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Figure.
CONSORT Diagram of Participant Recruitment and Flow
CONSORT Diagram of Participant Recruitment and Flow

CONSORT indicates Consolidated Standards of Reporting Trials; PRP, platelet-rich plasma.

Table 1.  
Participant Demographics
Participant Demographics
Table 2.  
Photoaging Scores as Rated by 2 Masked Dermatologist Photograph Raters Comparing Injections of PRP With Injections of Normal Saline Over Time
Photoaging Scores as Rated by 2 Masked Dermatologist Photograph Raters Comparing Injections of PRP With Injections of Normal Saline Over Time
Table 3.  
Participant Self-assessment Scores as Rated by Participants Comparing Injections of Platelet-Rich Plasma (PRP) With Injections of Normal Saline Over Time
Participant Self-assessment Scores as Rated by Participants Comparing Injections of Platelet-Rich Plasma (PRP) With Injections of Normal Saline Over Time
1.
Kim  H, Gallo  J.  Evaluation of the effect of platelet-rich plasma on recovery after ablative fractional photothermolysis.  JAMA Facial Plast Surg. 2015;17(2):97-102. doi:10.1001/jamafacial.2014.1085PubMedGoogle ScholarCrossref
2.
de Vos  RJ, Weir  A, van Schie  HT,  et al.  Platelet-rich plasma injection for chronic Achilles tendinopathy: a randomized controlled trial.  JAMA. 2010;303(2):144-149. doi:10.1001/jama.2009.1986PubMedGoogle ScholarCrossref
3.
Kramer  ME, Keaney  TC.  Systematic review of platelet-rich plasma (PRP) preparation and composition for the treatment of androgenetic alopecia [published online May 22, 2018].  J Cosmet Dermatol. PubMedGoogle Scholar
4.
Gawdat  HI, Tawdy  AM, Hegazy  RA, Zakaria  MM, Allam  RS.  Autologous platelet-rich plasma versus readymade growth factors in skin rejuvenation: a split face study.  J Cosmet Dermatol. 2017;16(2):258-264. doi:10.1111/jocd.12341PubMedGoogle ScholarCrossref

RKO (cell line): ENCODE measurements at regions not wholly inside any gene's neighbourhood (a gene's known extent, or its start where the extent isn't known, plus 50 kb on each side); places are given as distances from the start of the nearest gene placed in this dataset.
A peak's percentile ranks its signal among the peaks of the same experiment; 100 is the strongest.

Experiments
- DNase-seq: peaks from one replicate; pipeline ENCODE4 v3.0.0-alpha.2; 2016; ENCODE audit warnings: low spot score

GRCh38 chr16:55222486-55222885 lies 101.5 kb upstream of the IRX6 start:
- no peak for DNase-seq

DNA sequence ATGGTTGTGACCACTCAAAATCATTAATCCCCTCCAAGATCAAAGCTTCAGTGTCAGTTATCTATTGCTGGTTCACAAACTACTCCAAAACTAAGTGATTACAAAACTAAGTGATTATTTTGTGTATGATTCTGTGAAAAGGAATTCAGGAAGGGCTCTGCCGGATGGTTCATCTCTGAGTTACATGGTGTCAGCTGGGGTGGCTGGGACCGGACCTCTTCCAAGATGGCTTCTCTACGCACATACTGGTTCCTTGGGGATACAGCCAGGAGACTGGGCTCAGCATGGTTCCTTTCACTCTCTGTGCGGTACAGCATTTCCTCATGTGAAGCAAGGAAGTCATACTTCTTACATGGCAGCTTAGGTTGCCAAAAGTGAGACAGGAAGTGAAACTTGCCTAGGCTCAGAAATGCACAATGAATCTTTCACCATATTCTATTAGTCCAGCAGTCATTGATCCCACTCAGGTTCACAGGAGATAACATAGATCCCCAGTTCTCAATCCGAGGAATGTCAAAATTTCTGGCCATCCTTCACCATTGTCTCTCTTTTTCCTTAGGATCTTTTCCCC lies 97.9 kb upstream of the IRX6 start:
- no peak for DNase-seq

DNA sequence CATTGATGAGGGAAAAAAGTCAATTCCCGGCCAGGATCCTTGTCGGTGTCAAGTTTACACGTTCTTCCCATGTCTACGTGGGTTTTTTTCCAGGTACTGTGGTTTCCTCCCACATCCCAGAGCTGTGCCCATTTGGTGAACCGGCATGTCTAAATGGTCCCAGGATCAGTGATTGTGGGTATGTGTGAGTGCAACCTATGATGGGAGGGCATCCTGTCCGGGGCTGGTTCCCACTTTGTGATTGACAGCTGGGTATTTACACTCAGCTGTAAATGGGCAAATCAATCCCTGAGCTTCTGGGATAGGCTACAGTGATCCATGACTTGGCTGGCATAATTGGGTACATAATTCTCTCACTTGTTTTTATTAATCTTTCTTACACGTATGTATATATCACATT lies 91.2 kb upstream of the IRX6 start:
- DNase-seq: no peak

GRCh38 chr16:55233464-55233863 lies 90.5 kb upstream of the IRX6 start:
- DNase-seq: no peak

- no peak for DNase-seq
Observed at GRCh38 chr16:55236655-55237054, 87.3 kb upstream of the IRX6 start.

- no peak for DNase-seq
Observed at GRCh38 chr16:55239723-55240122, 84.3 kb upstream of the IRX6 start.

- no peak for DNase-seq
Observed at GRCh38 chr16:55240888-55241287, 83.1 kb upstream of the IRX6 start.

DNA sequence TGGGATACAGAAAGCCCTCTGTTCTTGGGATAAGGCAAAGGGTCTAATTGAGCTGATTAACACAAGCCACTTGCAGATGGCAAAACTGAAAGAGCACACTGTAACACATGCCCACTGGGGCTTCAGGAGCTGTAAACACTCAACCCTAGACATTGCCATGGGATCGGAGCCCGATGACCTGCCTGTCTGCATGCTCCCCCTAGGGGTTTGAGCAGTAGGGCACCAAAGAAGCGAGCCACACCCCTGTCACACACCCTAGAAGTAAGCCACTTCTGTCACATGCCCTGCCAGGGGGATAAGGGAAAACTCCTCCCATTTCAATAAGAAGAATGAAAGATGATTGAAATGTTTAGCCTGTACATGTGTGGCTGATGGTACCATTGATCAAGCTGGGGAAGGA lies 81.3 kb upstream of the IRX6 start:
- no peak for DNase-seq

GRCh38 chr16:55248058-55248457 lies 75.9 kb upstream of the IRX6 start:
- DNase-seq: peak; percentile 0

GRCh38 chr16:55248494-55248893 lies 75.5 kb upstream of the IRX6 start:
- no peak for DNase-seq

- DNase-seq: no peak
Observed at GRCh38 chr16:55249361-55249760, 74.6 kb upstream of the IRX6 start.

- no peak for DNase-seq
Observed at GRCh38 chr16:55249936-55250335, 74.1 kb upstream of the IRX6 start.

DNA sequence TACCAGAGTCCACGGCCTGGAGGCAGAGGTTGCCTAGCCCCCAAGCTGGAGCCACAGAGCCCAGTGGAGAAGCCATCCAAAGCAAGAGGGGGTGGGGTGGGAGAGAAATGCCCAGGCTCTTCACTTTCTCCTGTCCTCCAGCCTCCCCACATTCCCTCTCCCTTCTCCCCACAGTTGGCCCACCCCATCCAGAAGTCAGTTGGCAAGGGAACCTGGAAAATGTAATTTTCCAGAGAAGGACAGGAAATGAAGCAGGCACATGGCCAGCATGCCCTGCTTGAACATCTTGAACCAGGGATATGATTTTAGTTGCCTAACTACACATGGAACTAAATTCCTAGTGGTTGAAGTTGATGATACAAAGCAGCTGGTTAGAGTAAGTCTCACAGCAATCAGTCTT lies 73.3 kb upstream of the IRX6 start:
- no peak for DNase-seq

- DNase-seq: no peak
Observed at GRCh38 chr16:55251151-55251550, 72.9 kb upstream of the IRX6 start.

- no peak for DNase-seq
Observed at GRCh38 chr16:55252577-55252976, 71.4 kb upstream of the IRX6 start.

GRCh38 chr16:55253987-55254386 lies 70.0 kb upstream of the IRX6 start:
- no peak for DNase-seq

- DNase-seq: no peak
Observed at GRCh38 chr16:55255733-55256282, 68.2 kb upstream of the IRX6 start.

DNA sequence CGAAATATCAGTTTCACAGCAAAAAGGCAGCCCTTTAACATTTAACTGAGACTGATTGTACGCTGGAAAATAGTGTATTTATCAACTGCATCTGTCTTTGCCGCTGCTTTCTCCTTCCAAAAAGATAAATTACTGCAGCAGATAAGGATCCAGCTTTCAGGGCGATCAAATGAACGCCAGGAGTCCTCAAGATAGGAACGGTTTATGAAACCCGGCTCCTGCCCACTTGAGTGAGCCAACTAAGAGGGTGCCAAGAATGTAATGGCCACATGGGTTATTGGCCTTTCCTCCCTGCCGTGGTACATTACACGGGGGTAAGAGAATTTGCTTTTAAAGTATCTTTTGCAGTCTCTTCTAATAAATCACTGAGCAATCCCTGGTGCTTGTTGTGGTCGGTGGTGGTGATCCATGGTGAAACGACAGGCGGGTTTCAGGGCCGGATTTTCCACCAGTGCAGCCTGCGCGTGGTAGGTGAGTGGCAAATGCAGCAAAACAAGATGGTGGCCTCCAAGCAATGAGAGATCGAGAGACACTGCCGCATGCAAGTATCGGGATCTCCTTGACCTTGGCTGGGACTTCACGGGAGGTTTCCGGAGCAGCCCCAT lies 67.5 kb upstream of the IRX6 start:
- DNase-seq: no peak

5.
Charles-de-Sá  L, Gontijo-de-Amorim  NF, Takiya  CM,  et al.  Effect of use of platelet-rich plasma (PRP) in skin with intrinsic aging process.  Aesthet Surg J. 2018;38(3):321-328. doi:10.1093/asj/sjx137PubMedGoogle ScholarCrossref
6.
Cabrera-Ramírez  JO, Puebla-Mora  AG, González-Ojeda  A,  et al.  Platelet-rich plasma for the treatment of photodamage of the skin of the hands [in Spanish].  Actas Dermosifiliogr. 2017;108(8):746-751. doi:10.1016/j.ad.2017.04.006PubMedGoogle ScholarCrossref
7.
Cameli  N, Mariano  M, Cordone  I, Abril  E, Masi  S, Foddai  ML.  Autologous pure platelet-rich plasma dermal injections for facial skin rejuvenation: clinical, instrumental, and flow cytometry assessment.  Dermatol Surg. 2017;43(6):826-835. doi:10.1097/DSS.0000000000001083PubMedGoogle ScholarCrossref
8.
Reid  EE, Haley  AC, Borovicka  JH,  et al.  Clinical severity does not reliably predict quality of life in women with alopecia areata, telogen effluvium, or androgenic alopecia.  J Am Acad Dermatol. 2012;66(3):e97-e102. doi:10.1016/j.jaad.2010.11.042PubMedGoogle ScholarCrossref
9.
Klassen  AF, Cano  SJ, Schwitzer  JA,  et al.  Development and psychometric validation of the FACE-Q skin, lips, and facial rhytids appearance scales and adverse effects checklists for cosmetic procedures.  JAMA Dermatol. 2016;152(4):443-451. doi:10.1001/jamadermatol.2016.0018PubMedGoogle ScholarCrossref